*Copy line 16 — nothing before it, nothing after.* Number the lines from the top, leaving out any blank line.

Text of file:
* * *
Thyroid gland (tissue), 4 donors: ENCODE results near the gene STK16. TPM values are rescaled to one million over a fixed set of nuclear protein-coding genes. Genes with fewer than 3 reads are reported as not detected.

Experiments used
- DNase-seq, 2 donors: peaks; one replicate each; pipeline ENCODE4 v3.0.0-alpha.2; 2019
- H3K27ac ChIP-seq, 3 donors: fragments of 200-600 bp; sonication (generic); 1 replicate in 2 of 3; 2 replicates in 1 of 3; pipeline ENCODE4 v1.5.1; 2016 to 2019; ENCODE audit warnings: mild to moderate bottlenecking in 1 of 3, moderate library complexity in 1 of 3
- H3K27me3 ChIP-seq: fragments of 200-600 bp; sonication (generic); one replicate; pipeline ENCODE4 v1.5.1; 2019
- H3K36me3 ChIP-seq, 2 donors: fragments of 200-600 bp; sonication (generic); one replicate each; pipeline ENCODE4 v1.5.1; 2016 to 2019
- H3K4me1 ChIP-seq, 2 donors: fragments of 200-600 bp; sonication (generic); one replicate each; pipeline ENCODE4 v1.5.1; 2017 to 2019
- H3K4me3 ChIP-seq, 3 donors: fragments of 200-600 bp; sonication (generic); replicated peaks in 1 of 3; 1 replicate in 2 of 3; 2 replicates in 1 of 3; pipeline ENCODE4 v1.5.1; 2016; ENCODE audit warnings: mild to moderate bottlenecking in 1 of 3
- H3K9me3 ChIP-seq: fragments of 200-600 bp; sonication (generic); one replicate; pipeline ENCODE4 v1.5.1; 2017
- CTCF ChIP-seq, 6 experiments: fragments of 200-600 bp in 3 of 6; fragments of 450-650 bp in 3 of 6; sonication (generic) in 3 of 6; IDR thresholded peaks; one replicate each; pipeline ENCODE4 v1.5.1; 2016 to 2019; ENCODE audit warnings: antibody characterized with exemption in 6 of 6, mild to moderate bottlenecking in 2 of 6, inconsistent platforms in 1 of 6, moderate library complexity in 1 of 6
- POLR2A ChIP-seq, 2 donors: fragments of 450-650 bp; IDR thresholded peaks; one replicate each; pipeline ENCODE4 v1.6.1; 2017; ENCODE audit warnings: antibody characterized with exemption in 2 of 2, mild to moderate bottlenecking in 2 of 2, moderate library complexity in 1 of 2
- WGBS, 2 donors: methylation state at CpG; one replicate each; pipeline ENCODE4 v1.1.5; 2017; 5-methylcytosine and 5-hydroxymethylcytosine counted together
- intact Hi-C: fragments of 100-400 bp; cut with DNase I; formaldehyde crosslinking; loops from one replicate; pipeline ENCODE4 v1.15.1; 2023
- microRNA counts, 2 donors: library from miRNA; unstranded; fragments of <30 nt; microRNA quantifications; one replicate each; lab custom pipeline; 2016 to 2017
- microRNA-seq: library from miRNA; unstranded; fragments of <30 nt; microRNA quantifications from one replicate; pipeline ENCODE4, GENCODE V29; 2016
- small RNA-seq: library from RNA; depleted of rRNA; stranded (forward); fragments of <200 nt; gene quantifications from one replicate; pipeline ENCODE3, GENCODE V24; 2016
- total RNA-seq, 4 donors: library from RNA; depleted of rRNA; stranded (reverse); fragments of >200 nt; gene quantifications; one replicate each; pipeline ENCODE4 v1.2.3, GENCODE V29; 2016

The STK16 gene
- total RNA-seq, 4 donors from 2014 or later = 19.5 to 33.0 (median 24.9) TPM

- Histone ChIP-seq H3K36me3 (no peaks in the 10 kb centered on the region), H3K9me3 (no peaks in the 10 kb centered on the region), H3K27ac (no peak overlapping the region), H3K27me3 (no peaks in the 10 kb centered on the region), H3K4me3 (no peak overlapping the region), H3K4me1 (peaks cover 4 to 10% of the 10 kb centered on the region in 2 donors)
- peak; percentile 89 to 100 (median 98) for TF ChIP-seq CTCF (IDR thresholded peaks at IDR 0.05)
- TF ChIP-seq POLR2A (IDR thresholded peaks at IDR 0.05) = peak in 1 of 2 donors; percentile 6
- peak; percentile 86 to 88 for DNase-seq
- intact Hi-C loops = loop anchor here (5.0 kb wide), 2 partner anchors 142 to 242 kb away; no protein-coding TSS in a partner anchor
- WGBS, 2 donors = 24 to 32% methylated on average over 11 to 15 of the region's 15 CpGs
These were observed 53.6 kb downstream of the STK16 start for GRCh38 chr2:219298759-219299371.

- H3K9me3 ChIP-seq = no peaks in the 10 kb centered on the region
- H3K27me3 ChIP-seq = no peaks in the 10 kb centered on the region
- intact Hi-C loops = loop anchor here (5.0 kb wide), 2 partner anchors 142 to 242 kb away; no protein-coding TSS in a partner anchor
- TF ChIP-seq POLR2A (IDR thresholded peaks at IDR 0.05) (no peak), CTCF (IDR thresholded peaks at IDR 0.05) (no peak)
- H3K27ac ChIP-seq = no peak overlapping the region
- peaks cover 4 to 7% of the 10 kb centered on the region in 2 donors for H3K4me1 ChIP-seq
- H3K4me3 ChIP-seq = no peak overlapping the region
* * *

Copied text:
- small RNA-seq: library from RNA; depleted of rRNA; stranded (forward); fragments of <200 nt; gene quantifications from one replicate; pipeline ENCODE3, GENCODE V24; 2016